This Omaha House Used to Look Like Liberace Lived There; Now It’s an “Experimental Laboratory” for Design

Omaha’s Regency neighborhood is a Midwestern enclave dotted with parks and gracious homes set on wide, tree-lined boulevards. But within this tranquility lies a singular and eclectic residence, an ode to color and pattern designed by the homeowners themselves—married couple Mark and Mikal Eckstrom. They opened their AD PRO Directory design firm, Studio Eckstrom, last year, when Mark left his corporate sales and marketing career for a new venture fueled by his creative passion. (He also grew up assisting his mother, interior designer Dorothy Eckstrom, and studied architecture at the University of Nebraska.)

After years of living in New York City, Mark moved back to Omaha in 2013 to be closer to family, while Mikal moved to Nebraska from the East Coast to pursue a PhD in Indigenous history at the University of Nebraska-Lincoln. They had found the home, originally built in the 1970s, about a decade ago through a family friend—a local realtor who knew the fabric of the city.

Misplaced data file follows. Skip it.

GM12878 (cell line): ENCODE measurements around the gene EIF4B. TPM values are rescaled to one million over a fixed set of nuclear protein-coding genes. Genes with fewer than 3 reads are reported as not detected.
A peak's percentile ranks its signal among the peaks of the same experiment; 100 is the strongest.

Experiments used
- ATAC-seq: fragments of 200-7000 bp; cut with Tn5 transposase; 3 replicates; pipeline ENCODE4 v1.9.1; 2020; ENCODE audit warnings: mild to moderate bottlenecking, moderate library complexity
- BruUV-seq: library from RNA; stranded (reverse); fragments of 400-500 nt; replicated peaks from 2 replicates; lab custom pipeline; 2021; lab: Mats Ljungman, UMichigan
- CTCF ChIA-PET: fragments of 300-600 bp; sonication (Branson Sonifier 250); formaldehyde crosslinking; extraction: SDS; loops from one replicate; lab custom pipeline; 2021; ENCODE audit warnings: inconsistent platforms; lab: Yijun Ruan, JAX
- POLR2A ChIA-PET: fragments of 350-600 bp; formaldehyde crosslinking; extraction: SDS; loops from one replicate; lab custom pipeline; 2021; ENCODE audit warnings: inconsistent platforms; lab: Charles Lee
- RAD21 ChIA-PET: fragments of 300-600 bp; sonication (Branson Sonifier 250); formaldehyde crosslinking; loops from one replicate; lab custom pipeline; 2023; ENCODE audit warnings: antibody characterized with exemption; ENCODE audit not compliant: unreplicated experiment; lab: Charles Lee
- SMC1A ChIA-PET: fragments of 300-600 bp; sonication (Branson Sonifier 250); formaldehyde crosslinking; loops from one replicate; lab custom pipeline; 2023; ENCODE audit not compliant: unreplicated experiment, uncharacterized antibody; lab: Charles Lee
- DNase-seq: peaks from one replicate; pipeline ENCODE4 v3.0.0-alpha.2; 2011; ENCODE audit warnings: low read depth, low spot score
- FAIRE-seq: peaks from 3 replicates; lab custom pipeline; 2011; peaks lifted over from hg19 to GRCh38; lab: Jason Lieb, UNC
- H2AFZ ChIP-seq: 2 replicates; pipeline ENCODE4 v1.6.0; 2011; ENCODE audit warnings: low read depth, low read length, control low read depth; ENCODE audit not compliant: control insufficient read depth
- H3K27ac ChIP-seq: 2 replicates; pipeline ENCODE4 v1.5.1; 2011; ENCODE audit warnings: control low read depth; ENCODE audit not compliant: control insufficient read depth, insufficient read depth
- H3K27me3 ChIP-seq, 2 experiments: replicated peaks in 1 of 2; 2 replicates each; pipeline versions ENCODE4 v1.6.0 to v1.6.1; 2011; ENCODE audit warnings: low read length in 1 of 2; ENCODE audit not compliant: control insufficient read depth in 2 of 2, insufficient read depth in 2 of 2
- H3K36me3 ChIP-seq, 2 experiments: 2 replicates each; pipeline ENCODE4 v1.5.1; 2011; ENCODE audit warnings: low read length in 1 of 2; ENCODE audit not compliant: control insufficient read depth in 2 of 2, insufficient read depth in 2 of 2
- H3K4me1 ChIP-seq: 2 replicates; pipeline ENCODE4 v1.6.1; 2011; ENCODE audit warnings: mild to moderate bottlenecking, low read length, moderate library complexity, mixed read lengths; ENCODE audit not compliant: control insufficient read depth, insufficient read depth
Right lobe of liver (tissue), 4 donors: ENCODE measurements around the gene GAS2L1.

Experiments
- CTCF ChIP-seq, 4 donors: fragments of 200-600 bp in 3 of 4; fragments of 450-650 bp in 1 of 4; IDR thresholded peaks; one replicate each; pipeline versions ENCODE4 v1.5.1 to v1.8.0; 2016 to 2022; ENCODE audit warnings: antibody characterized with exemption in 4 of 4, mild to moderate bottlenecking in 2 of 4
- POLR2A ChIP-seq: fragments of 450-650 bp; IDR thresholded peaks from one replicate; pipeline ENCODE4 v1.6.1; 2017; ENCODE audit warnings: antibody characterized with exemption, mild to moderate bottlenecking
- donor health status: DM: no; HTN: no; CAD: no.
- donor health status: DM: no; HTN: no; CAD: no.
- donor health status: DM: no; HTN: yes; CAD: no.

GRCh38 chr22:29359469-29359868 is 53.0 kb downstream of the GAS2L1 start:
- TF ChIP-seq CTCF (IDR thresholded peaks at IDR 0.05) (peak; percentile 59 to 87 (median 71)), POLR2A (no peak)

“It was built in 1978 as a two-bedroom home, and the bones were great,” says Mark. “It had generous room scale, tall ceilings and doors, fine moldings, and brick-walled courtyards.” The drawback? “The interior looked as if Liberace had decorated it: pink marble, crystal chandeliers in every room, silk moire upholstered walls, and flock wallpaper. We kept the footprint but took most walls and floors down to the studs.” And while the Eckstroms have lived in the pared-back house for over a decade, they recently reimagined the interiors to its current colorful iteration. “Like many designers, we use our own home as an experimental laboratory of sorts,” says Mark.

As their house makes clear, the Eckstroms are strong proponents of graphic patterns and a layered aesthetic. “For every project, we strive to create a rhythm of repeated forms and textures that tell a compelling story from every sightline,” explains Mark. “Each piece—be it furniture or art—must contribute to the visual conversation.” So it follows that the artwork and the vintage items they have collected over the years plays a vital role in the couple’s design style, telling a highly personal story of their lives.

When Mark lived in New York City during the 1990s and aughts, he used to haunt the Chelsea flea markets. The Venini Murano glass chandelier—which now hangs in the drawing room—was found in a box wrapped in newspapers from the ’60s. And the panel behind the sofa is a salvaged door of plaster and wood found in Milan. “In my NYC apartment, it served as a headboard behind a queen bed. Here in Omaha, it’s a focal point in the drawing room behind a vintage Vladimir Kagan sectional sofa,” he says.

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